07-11-2011 01:20 PM
To all the admins of Juniper devices (and Juniper techs as well)...
What do you all use as an upgrade schedule? . My idea was to always upgrade to what the "Recommended Releases for EX-Series, J-Series and SRX-Series" table states (found here) That way if I call support, I can point to the fact that I am running the recommended release.
I am currently at 10.4R3.4 (released 3/21/11 and was the recommended release in April)
For the SRX 240, they are currently recommending 10.4R4.5 (released 5/9/11)
The line at the top states “JTAC recommends that customers use the latest maintenance release (revision) of the following JUNOS Software versions on their Juniper device. These versions are considered to be the most mature and stable.”
Does that line are suggest that we install 10.4R5.5? Since that would be the latest maintenance release of 10.4 – released on 6/16/2011 – 1 day after the matrix was updated, instead of the 10.4R4.5 listed on the matrix?
I have 2 clusters to update and I don’t want to go through the whole update testing, if the recommended version is about to jump to 11.1R3 or 11.1R4(not released yet)
Just curious what other admins are doing for their updates since Juniper forks the heck out of their software releases…
07-11-2011 10:03 PM
The JTAC recommended releases are just that - recommendations based on the best field experience availalble at the time of posting. In an ideal world (and we hope to get there soon), these would all be R1 releases and we wouldn't need the list.
Meanwhile, it's a guide to assist in planning for an upgrade which is required for platform, feature or other reasons. In other words, you don't need to stay current on the latest updates to that page, and it's really intended to advise customers running older releases where the best upgrade experience is likely to be had.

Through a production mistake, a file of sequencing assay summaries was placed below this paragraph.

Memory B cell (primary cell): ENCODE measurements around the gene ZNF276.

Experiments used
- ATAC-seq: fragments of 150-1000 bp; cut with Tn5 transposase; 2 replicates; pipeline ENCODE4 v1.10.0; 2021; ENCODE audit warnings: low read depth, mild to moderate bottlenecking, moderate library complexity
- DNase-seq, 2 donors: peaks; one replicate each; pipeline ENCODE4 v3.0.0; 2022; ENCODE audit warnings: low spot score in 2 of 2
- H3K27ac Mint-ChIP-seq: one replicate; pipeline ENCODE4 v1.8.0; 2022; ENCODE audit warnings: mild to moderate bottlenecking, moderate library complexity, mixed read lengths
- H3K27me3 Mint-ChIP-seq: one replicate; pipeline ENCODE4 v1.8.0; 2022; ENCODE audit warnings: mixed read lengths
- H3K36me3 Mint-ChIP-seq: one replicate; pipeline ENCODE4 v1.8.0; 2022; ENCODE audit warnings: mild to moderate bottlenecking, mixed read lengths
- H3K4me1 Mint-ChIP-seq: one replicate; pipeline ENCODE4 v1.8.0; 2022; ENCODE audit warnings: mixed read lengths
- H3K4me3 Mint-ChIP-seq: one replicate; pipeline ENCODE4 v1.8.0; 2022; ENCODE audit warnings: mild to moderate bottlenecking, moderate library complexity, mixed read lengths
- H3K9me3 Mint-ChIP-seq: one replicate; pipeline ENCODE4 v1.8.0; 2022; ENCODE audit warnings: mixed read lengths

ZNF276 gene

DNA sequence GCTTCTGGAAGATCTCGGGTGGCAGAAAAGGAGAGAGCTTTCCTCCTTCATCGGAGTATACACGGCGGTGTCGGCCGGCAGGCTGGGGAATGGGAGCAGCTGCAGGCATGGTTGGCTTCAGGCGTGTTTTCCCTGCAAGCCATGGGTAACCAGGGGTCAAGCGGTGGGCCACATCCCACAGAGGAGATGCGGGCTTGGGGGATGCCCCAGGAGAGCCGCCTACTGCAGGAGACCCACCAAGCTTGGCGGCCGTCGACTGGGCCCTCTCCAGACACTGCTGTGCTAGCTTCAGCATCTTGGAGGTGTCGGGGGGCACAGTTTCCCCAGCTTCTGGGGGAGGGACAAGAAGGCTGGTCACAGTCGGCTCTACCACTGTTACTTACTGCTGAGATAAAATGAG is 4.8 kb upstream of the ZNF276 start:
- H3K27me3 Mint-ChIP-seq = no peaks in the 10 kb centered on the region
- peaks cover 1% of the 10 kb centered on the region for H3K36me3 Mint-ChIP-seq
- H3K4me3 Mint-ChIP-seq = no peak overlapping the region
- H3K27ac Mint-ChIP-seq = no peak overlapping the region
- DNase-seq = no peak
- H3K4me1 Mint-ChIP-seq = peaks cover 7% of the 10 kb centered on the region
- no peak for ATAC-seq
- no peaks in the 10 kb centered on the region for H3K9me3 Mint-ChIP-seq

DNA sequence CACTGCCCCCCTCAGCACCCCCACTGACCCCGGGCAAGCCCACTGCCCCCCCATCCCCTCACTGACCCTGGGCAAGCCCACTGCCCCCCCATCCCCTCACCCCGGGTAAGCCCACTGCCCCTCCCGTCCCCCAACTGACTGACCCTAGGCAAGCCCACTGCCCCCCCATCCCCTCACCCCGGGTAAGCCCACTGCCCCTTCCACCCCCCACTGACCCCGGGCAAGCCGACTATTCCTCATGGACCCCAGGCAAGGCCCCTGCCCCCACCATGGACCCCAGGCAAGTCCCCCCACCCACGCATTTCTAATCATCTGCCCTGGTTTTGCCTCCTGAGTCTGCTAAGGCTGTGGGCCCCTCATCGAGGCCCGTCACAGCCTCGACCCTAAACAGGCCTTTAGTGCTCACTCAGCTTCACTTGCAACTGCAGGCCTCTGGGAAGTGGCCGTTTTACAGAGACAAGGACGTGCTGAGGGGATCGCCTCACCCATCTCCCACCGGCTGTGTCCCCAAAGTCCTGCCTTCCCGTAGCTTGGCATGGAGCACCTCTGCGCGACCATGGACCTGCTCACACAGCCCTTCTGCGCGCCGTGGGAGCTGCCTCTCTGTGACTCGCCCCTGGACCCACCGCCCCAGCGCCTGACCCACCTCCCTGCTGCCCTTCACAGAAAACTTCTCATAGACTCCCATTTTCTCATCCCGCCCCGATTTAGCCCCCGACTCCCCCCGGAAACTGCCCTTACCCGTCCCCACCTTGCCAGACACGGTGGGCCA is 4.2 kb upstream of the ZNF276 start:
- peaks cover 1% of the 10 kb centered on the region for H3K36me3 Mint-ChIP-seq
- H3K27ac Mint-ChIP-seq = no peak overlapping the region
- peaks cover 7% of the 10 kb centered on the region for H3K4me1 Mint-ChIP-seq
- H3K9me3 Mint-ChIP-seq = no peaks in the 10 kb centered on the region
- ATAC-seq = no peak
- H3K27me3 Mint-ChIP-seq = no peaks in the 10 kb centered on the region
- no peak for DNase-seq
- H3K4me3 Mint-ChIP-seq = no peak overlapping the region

So decide what features you need, work with your SE or reseller to determine which release supports them, and then locate the closest release on the recommendations page is a best-practice recommentation. One additional factor to consider is the lifespan of the release. Every 4th quarter release (such as 10.4) is an EEOL or Extended End Of Life release which has a much longer support window. Customers wanting a longer-term release plan should consider qualifying EEOL releases.
[We update the code frequently, and have 3-4 trains running simultaneously (each of which is updated)- is that what you mean by fork?]
Hope this helps
07-12-2011 07:03 AM
Thanks. In my line of business, we must maintain and follow certain compliance standards. One policy that exists in many different compliance requirements is that systems be running the latest patches, revs, updates, etc... For most systems, this is straight forward.... until you get to the Juniper devices. So I am just seeing how other people keep up to date when using Juniper devices. I learned early on not to install the R1 releases because random things would stop working.
Now I watch the forums and let other people install them and see what kind of outcry there is before moving ahead. That or I wait till it gets to an R3 or R4 and assume the kinks are worked out.
For the Fork, that's what I was refering to. Similar to http://en.wikipedia.org/wiki/Fork_(software_develo
07-12-2011 10:30 AM
Actually the same tends to go for Cisco appliances.. X.X.1 releases tend to have many X.X.1.X intermium bug service releases, the difference is they don't publish them, you have to hit the bug before they tell you about them. Also on both Cisco and Juniper software the major releases tend to be maintained and supported for some time with several service releases comming out..
Always read the release notes, and in the case of Juniper keep an eye on recommended released. Cisco doesn't even provide a recomendation.
07-12-2011 12:03 PM
Ahhh...I hope you have some leeway on how to interpret those compliance requirements or you will have few free weekends!
We have maintenance releases coming out on each active branch (which is perhaps more descriptive than fork) at a pretty rapid clip. With 10.4 (and on) in particular we adopted a new policy that has much more rapid maintenance releases than we've done in the past.
Hopefully you can limit those upgrades to just required security vulnerabilities (which are thankfully rare - see http://www.juniper.net/alerts/browsealerts.jsp?aud